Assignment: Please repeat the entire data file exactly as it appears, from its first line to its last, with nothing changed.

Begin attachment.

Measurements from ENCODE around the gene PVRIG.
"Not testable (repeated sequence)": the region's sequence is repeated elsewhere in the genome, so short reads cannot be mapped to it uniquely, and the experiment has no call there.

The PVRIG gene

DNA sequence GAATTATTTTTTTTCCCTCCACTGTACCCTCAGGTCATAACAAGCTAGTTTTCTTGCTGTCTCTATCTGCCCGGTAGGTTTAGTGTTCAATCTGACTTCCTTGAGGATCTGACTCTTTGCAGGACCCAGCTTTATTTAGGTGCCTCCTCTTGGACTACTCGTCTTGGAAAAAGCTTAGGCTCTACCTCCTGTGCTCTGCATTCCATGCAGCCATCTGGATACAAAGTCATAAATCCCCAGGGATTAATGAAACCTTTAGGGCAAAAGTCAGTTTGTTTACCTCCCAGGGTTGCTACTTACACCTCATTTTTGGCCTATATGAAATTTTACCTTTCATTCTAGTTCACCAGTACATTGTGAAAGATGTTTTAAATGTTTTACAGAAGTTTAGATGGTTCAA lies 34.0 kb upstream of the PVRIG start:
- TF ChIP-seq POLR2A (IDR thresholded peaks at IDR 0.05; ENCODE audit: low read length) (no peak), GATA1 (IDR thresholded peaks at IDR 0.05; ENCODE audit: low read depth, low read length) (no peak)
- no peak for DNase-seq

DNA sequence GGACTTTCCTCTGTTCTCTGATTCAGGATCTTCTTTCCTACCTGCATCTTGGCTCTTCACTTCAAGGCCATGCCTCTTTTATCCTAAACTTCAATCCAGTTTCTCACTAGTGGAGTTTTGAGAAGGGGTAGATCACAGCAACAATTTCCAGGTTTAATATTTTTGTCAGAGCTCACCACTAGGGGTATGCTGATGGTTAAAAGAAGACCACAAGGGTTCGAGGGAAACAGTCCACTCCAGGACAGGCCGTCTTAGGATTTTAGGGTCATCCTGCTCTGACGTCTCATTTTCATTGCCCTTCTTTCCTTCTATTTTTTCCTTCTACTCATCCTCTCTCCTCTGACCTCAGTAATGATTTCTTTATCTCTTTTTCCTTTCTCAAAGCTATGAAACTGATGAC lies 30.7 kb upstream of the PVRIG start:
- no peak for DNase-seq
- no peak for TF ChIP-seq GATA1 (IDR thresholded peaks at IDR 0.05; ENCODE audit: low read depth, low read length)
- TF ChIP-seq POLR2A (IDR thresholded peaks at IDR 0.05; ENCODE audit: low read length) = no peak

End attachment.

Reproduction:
Measurements from ENCODE around the gene PVRIG.
"Not testable (repeated sequence)": the region's sequence is repeated elsewhere in the genome, so short reads cannot be mapped to it uniquely, and the experiment has no call there.

The PVRIG gene

DNA sequence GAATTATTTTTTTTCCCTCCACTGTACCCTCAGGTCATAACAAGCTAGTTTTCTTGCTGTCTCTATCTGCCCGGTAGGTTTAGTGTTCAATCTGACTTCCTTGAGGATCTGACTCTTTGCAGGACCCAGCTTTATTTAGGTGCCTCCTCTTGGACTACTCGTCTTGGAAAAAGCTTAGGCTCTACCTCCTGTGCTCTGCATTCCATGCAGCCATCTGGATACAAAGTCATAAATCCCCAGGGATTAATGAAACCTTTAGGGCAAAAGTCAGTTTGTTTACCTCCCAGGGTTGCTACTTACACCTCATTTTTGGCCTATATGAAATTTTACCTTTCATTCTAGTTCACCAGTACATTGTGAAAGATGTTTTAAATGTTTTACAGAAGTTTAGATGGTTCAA lies 34.0 kb upstream of the PVRIG start:
- TF ChIP-seq POLR2A (IDR thresholded peaks at IDR 0.05; ENCODE audit: low read length) (no peak), GATA1 (IDR thresholded peaks at IDR 0.05; ENCODE audit: low read depth, low read length) (no peak)
- no peak for DNase-seq

DNA sequence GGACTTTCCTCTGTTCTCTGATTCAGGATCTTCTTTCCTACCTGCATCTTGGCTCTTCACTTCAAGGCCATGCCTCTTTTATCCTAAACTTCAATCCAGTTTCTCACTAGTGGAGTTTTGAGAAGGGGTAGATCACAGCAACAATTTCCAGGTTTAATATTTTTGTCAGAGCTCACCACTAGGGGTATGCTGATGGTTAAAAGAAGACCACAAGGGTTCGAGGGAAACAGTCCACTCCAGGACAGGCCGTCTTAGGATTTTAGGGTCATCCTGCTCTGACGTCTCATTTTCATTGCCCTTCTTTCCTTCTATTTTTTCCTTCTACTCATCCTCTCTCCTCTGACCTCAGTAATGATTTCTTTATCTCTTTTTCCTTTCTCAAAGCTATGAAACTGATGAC lies 30.7 kb upstream of the PVRIG start:
- no peak for DNase-seq
- no peak for TF ChIP-seq GATA1 (IDR thresholded peaks at IDR 0.05; ENCODE audit: low read depth, low read length)
- TF ChIP-seq POLR2A (IDR thresholded peaks at IDR 0.05; ENCODE audit: low read length) = no peak